London branch promoting UNiTE campaign to End Violence Against Women and Girls

Guest blog by Alice Fookes, London Committee member

Launched in 2008, UN Secretary General Ban Ki-moon’s UNiTE to End Violence Against Women campaign aims to eliminate violence against women and girls in all parts of the world. It is vital that we keep this campaign alive and I was delighted to be invited to speak about UN Women’s work on tackling VAW recently.

I was recently invited by the Southwark Forum for Equalities and Human Rights to represent UN Women UK at a conference marking the UNiTE campaign and involving community and health organisations working in the London Borough of Southwark.

The event was opened by the Mayor of Southwark, Councillor Althea Smith, and then I spoke about the UN and UN Women – beginning by saying how delighted I was to see that the event had already been recorded in the ‘actions’ list on the UNiTE website. I gave a brief overview of UN WOMEN and its role at the UN, stressing the importance UN Women places on women and men working together to end VAW. Ban Ki-moon’s Network of Men Leaders initiative is an example of one of the early UNiTE actions.  We also looked in detail at the UN Trust Fund to End Violence Against Women, which UN Women manages, and at examples of recent actions recorded on the UNiTE website from Nepal, Peru and Kenya. The website is very interactive and I recommend everyone check it out at www.saynotoviolence.org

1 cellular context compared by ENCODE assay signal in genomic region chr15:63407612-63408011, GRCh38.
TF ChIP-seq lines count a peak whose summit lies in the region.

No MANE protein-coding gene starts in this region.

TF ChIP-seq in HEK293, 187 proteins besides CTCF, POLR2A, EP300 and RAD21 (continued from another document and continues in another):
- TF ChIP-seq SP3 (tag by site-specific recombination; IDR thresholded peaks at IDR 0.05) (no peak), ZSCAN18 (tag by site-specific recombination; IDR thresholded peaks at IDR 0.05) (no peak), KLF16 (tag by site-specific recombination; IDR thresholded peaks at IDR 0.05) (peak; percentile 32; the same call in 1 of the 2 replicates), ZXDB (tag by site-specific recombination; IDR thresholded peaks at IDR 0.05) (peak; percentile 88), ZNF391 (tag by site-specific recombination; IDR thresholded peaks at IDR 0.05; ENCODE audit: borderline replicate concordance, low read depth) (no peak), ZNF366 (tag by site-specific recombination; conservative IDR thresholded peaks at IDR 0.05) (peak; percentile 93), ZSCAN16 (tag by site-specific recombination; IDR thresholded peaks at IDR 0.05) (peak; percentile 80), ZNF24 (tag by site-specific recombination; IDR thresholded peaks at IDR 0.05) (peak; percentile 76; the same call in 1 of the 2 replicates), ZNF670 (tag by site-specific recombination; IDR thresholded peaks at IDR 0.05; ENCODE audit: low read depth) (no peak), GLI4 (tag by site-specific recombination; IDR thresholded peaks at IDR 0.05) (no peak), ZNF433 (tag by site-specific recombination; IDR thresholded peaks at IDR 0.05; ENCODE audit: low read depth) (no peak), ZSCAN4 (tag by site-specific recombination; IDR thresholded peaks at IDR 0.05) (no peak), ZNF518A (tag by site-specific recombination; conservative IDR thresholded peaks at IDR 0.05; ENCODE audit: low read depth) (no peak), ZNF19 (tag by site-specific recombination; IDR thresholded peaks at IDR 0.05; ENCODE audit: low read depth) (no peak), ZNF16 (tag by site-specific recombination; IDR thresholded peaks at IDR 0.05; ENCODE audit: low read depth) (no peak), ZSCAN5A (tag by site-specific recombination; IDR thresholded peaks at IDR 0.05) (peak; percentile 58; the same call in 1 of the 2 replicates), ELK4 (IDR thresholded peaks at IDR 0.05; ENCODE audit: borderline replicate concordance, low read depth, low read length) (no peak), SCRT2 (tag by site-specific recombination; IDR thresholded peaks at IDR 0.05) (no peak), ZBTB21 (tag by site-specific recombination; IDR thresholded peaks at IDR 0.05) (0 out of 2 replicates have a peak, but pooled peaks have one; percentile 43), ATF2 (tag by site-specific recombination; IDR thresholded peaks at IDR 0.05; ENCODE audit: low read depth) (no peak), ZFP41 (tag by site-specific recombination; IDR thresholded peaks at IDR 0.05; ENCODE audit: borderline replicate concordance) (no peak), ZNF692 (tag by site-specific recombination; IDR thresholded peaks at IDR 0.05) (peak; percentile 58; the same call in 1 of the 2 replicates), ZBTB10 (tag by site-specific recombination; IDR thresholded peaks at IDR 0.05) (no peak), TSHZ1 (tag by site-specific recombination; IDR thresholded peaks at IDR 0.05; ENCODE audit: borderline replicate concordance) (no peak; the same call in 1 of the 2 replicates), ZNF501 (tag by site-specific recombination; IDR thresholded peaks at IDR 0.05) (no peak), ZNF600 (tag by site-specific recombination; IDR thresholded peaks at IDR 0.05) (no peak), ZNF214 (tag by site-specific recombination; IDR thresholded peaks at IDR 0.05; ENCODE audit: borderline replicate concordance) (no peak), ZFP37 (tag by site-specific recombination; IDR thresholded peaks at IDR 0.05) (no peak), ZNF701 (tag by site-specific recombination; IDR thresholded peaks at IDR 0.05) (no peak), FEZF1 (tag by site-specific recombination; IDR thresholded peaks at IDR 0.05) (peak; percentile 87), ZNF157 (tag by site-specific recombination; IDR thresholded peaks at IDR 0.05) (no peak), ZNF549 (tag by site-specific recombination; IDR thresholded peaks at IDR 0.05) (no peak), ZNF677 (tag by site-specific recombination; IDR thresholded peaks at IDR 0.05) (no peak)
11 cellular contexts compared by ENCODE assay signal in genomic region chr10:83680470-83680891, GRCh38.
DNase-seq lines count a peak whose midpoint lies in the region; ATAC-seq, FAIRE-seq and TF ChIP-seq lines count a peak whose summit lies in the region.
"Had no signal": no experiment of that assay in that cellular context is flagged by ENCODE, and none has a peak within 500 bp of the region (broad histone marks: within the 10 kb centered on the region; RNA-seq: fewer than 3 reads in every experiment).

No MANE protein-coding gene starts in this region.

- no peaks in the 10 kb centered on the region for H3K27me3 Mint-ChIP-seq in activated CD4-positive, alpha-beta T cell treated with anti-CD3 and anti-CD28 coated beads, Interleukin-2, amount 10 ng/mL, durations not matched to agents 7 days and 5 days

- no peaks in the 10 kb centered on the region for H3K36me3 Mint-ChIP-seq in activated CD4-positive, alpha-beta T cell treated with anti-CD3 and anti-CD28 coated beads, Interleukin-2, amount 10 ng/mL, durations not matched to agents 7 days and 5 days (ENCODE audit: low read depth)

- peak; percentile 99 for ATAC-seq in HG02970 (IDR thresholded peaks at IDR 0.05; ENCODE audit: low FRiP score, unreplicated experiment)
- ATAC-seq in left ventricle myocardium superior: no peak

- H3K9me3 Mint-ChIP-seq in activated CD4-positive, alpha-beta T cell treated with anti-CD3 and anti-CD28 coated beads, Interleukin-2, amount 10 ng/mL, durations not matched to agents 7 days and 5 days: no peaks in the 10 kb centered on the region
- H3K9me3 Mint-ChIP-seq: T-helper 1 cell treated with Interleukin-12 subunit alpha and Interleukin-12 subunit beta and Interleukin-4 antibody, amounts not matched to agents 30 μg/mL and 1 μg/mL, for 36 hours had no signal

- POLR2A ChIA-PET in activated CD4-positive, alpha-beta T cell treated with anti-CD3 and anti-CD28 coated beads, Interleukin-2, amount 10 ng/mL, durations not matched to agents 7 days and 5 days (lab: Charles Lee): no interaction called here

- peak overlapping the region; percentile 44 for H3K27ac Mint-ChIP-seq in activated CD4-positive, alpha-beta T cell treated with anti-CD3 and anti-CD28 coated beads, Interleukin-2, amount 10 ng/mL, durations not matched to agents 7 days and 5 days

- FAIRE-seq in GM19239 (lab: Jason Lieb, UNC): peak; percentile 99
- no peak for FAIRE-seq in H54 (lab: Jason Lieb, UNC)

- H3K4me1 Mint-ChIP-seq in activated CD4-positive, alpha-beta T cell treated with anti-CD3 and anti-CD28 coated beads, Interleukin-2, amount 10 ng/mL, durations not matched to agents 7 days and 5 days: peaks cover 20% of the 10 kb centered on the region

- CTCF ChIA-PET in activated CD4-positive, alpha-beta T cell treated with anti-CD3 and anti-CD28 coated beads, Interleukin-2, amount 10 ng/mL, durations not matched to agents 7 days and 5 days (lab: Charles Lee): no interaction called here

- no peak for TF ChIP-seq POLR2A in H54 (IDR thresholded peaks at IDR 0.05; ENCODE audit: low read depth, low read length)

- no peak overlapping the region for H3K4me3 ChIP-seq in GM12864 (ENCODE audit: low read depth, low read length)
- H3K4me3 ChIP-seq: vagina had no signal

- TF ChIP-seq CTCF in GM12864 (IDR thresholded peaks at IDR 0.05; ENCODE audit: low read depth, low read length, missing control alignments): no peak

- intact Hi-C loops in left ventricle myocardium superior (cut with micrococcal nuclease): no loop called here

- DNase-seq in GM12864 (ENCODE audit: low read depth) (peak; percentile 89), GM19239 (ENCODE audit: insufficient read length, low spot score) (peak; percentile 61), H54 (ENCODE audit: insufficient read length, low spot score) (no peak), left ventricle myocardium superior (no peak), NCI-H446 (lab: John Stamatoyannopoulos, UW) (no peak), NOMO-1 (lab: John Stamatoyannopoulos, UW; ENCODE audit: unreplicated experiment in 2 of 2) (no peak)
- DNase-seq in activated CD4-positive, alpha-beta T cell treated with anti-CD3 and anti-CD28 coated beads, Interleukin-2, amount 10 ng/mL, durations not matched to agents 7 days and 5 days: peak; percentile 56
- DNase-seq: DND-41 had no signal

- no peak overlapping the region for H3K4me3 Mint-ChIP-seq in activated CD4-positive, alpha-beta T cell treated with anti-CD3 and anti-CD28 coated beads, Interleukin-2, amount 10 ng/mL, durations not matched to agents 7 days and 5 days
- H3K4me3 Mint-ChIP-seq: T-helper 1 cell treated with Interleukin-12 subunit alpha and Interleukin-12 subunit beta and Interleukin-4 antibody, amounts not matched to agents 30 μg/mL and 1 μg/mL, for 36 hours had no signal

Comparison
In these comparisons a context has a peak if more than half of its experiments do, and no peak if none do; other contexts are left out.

Other speakers of particular interest  at the event were Cllr Richard Livingstone who spoke about the success of Southwark’s efforts to tackle gangs and VAW in the borough;  Rita Buhanda, from FORWARD who talked about key issues surrounding female genital mutilation (FGM); and Chaz Akoshile from the Government’s Forced Marriage Unit who discussed ‘honour’ based violence.

Supporting the event were the Southwark Community Safety Unit and other local organisations, many of which had stalls throughout the day: Bede House, Solace Women’s Aid, Latin American Women’s Rights Service, Faces in Focus Young Women’s Group, Refuge, and Kurdish and Middle Eastern Women’s Organisation.

Following the main speakers a panel of specialists took questions about various issues raised. I was pleased that one of our London members, Ahlam Akram, who recently addressed one of our Brunches on Palestinian Women, had been invited to be part of that panel, representing her NGO, BASIRA (British Arabs Support Integration, Recognition and Awareness).

It was a great initiative and I felt honoured to be a part of it and many thanks to Kyla Morris (now a member of UN Women London branch I am delighted to say) for organising such a hands-on, vibrant event.

The UNiTE ‘Say No’ website records what individuals, organisations and governments are doing to end VAW and over 5.5million actions have been recorded so far. If you haven’t already done so, you can add your name to the global online call to make ending VAW a top priority: www.saynotoviolence.org

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